The Tattersall’s prospectus got a big run today, but the most thoughtful commentary came from Stephen Bartholomeusz in The Age, who explored the question of valuing the business when it remains unclear what will happen to its lucrative Victorian gaming licence after it expires in 2012. It’s not a bad deal where you get $598 million in compensation if the licence goes to someone else, which shows what a soft touch the Kennett government was when it came to the gaming industry.

Crikey traipsed all over town trying to get a prospectus yesterday, but after lucking out at Goldman Sachs-JB Were and Macquarie Equities, we finally persuaded the lady at Tattersall’s reception to call on former Labor spinner Michael Mangos, brother of John, to pop downstairs with a press pack so it could be more fully discussed with Virginia Trioli on ABC Melbourne yesterday afternoon.

Tatts will need plenty of Labor arm-twisters on board as the Bracks government is also reviewing its lotteries monopoly which expires in 2007. There will be no listed company on the ASX more reliant on government largesse than Tattersall’s, and the Bracks government really should have been required to reveal a bit more about its thinking in the prospectus as we really are flying blind.

There are plenty of interesting angles in the prospectus, including the relative earnings power of the pokies division compared with the traditional lotteries business. Try these numbers for size:

Financial year Gaming earnings Lotteries earnings
2002 $259.9m $26.6m
2003 $218.0m $28.2m
2004 $209.9m $29.3m
2005 $217.7m $28.9m
2006 $205.5m $23.3m

It has always amazed Crikey how pillars of the business establishment are prepared to associate themselves with gaming companies that pour misery on their customers. Tattersall’s is no exception, given the callibre of the four new directors who were unveiled yesterday.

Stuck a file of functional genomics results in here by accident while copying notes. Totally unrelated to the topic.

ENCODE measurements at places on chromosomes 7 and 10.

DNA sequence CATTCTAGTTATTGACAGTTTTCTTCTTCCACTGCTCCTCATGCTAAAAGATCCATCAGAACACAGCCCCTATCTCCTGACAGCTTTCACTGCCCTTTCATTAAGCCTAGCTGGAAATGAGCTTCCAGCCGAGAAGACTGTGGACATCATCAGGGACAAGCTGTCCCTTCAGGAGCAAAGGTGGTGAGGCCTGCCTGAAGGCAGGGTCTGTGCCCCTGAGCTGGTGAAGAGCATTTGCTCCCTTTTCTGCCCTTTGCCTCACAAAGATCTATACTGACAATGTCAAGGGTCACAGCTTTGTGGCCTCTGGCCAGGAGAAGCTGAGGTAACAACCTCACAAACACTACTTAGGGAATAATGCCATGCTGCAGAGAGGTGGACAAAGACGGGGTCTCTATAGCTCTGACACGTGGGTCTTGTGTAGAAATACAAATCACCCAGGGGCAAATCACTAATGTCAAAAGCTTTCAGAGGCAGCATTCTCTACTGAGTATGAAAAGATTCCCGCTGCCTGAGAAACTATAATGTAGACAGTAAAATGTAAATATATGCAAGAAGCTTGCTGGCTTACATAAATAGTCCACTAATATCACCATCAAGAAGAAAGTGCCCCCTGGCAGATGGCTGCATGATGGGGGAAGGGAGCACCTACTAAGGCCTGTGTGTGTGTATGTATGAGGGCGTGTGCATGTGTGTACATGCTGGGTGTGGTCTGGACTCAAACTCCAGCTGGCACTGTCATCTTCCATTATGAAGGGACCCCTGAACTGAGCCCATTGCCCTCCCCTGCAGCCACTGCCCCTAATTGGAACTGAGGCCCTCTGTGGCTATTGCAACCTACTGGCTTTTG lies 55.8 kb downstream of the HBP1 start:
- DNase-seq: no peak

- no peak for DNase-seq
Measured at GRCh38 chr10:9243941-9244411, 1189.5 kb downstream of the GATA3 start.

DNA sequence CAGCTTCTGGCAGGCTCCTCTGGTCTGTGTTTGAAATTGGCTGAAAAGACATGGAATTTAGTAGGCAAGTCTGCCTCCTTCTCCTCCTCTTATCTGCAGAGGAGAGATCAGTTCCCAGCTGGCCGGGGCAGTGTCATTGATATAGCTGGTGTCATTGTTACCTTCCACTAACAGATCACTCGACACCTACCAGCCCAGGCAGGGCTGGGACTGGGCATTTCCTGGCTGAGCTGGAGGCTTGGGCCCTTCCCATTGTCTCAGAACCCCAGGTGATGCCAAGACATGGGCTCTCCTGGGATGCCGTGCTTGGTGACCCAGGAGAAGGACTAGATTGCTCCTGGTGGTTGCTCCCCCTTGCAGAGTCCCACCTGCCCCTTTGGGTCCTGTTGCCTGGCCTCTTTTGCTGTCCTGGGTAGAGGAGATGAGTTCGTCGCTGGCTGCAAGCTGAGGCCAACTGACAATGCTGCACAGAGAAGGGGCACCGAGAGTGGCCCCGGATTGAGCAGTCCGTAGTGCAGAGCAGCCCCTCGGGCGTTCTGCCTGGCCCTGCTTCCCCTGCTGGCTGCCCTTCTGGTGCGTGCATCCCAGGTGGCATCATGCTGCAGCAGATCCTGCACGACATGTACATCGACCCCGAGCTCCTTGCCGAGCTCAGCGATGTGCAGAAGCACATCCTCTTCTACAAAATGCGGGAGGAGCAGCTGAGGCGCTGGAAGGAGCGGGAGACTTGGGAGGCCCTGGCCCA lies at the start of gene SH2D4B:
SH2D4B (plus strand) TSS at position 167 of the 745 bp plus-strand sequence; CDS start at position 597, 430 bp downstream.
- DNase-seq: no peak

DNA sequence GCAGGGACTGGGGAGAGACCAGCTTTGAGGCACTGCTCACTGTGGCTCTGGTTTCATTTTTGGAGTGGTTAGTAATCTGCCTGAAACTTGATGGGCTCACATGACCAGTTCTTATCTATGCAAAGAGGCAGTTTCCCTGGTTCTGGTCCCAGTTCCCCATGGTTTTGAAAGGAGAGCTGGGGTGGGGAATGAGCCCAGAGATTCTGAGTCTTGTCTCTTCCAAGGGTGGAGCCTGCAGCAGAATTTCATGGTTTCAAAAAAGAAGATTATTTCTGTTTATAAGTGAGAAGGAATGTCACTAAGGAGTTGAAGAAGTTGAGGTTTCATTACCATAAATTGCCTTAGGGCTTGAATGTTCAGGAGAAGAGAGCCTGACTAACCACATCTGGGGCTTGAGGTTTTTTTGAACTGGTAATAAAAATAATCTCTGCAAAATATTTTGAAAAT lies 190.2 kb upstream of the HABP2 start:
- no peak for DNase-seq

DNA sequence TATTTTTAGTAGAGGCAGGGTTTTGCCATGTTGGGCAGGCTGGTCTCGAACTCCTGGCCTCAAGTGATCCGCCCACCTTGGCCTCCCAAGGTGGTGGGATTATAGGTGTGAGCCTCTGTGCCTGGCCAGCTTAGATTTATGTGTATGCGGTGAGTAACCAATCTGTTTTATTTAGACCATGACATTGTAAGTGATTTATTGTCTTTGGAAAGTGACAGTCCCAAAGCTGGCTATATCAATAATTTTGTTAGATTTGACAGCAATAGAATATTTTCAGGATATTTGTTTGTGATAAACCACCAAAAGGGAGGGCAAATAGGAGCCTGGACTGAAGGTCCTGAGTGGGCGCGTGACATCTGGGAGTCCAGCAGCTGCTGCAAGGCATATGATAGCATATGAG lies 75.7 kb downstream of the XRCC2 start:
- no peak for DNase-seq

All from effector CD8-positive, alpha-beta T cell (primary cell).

James King is former boss of Colonial in Asia who also ran CUB for a couple of years. Then you have Brian Jamieson who is currently running the Minter Ellison office in Melbourne and before that was chairman of KPMG in Melbourne. Even a former Rich Lister like Lindsay Cattermole has no problem taking the Tatts coin. The last of the newcomers is Harry Boon, who has recently retired as CEO of Ansell, a company which did a lot of good for society over the years.

Finally, an anonymous tipper writes:

It is my understanding that the story in The Australian and the Herald Sun about Tatts is a little bit wrong. The William Adams who is getting the $80 million dollars worth of shares is actually old Bill Adams. Of course he too is William. He is about 93, lives at Wahroonga, and has three children. Susan Walsh is married to Richard Walsh, who is part of an old established Adelaide family (they have the Walsh building), Caroline is married to farmer Archie Kennedy, and William. William is the youngest and is a qualified architect who doesn’t practise. Old Bill has a house in Pacific Road at Palm Beach, a farm at Mulally, west of Gunnedah, plus the Wahroonga house, so we are talking real estate assets of at least $20 million. Young William will get up to $25 million for being a trustee and his sisters are spitting chips about this.